of the team that established the Bank’s 10th UK branch in Southampton,” says Tracey. …to a successful banker and business woman Tracey went on to work in a number of management positions within Handelsbanken, and, in 2010, she was appointed Senior Vice President and Head of Handelsbanken’s Regional Bank North, succeeding Anders Bouvin, and becoming a part of Handelsbanken Group Management. It was in this role that Tracey worked on the search for a wealth management company to acquire for the Bank, in order to meet growing customer demand for wealth management and investment services. Tracey says: “We brought the wealth management aspect to our business having been told by our customers that they wanted it. I started with the bank in 2003, and already back then customers asked if they could invest with us but at the time we didn’t have any suitable products locally.” Having been successful in the acquisition, Handelsbanken asked Tracey to help integrate the wealth management business with the Bank. “Today, Handelsbanken Wealth Management and Handelsbanken branches are perfectly intertwined. Together we serve our customers and meet their needs, providing long-term, holistic financial planning. And since the acquisition, we’ve grown very strongly which has proved that we were right to listen to our customers.” Working for a Swedish business in the UK Handelsbanken has for a long time been one of the most famous banks and brands in Sweden. Yet, in the UK, the brand hasn’t always been as well-known as it is today. “In 2003, when I joined Handelsbanken, I spent much of my time explaining to people who Handelsbanken was and what we did. Now I go to meetings and customers tell me who we are, what we do and how great they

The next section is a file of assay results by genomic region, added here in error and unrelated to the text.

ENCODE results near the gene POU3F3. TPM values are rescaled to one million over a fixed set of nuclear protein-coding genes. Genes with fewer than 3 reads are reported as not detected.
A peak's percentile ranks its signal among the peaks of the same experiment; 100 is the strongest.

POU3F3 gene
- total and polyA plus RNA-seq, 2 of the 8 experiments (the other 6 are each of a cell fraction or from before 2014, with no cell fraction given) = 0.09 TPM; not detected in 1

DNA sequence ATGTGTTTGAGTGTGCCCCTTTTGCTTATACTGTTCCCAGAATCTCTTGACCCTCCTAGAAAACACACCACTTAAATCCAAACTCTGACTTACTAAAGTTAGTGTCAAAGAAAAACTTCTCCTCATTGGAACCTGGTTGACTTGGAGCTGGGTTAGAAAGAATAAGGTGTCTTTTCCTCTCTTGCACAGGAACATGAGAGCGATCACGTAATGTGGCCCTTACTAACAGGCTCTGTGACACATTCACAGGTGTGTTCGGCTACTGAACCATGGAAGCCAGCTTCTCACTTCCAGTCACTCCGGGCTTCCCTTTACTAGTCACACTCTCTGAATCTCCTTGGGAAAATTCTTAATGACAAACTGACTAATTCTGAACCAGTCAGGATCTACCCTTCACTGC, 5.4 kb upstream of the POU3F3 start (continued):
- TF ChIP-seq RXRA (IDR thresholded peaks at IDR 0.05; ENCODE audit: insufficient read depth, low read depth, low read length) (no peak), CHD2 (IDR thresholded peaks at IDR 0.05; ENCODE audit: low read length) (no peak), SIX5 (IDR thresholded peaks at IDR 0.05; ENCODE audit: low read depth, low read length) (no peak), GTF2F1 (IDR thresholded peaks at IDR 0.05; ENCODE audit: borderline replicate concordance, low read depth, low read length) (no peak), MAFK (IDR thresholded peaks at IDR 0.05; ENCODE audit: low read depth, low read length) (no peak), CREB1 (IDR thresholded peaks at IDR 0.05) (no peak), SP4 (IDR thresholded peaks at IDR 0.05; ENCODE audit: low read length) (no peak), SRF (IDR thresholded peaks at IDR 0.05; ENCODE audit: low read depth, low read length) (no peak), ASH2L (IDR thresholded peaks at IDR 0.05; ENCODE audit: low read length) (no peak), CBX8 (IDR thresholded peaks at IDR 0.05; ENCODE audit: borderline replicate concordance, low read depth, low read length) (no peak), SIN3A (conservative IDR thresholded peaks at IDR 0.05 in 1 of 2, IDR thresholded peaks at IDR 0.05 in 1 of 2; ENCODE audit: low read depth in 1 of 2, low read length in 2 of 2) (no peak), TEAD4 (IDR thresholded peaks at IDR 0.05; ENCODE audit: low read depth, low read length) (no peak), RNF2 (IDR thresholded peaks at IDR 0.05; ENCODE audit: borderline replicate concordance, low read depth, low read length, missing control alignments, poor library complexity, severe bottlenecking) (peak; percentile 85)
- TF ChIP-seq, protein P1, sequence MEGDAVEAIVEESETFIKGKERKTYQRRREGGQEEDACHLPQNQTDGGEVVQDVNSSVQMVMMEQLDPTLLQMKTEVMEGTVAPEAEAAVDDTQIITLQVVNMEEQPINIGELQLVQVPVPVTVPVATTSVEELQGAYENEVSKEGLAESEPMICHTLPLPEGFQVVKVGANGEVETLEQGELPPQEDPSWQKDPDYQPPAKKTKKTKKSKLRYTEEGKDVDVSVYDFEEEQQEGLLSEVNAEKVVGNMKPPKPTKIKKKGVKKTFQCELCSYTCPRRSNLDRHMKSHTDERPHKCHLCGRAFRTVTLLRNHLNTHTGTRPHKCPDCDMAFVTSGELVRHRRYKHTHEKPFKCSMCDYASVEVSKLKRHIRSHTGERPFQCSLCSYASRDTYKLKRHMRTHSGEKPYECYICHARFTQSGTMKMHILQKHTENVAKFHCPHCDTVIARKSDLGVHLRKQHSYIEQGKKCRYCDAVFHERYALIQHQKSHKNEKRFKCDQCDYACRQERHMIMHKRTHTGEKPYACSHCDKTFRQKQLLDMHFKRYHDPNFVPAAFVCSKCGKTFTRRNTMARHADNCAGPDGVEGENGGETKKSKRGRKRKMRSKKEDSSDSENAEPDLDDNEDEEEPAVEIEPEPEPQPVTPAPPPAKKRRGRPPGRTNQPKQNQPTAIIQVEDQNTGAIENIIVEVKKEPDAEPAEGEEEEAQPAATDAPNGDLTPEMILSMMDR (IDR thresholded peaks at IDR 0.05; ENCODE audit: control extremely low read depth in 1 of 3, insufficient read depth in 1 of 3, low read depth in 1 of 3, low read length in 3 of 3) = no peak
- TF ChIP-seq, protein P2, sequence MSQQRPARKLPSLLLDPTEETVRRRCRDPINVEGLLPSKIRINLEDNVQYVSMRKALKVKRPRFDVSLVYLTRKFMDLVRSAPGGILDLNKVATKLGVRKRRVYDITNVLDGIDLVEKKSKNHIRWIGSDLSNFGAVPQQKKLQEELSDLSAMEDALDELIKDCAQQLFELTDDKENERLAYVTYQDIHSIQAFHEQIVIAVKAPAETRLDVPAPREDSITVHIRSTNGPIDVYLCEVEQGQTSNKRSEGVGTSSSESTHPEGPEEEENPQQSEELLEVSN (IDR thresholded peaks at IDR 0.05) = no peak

think we are. I just love that, and it makes me very proud,” says Tracey. When speaking about Handelsbanken’s Swedish roots, Tracey says that she’s been at Handelsbanken for so long that she doesn’t think of the Bank as particularly Swedish. Nonetheless, she says that when people realise that Handelsbanken has a Swedish heritage the connotations that she encounters are solely positive. “In the UK the Swedish connections are viewed very positively and with it comes a credibility that is almost unspoken. There’s always some fun comments about ABBA.” She also says that the concept of fika goes down extremely well at Handelsbanken in the UK. “I regularly have fikas here at work with a mixed group of colleagues from different departments where we talk about anything and everything over a cup of coffee.” Local decision-making and long-term relationships As a bank, Handelsbanken is known for having a markedly different culture from that of its competitors. For Tracey it is clear that it is the organisational design that allows Handelsbanken to work as well as it does. “If you start with the branches, we believe that the best decisions are made close to our customers. Employees in branches are empowered to make decisions locally, whilst working towards the Bank’s overall corporate goal, at the centre of which is to deliver the highest possible levels of customer satisfaction. Within this framework we trust our employees to do the right thing, without telling them what products to sell or how to sell them, or worse, how many to sell. This enables us to operate an ethical business, where we focus on doing what is in the customer’s best interest. If that means telling a customer that they shouldn’t invest, then that is what we will do – and we would consider that a job well done, even though it hasn’t made us money that day. Doing the right thing for our customers, whatever that may be, hopefully means we will end up building a long-term relationship with them, which is the best thing for the bank and its profitability in the long-term.”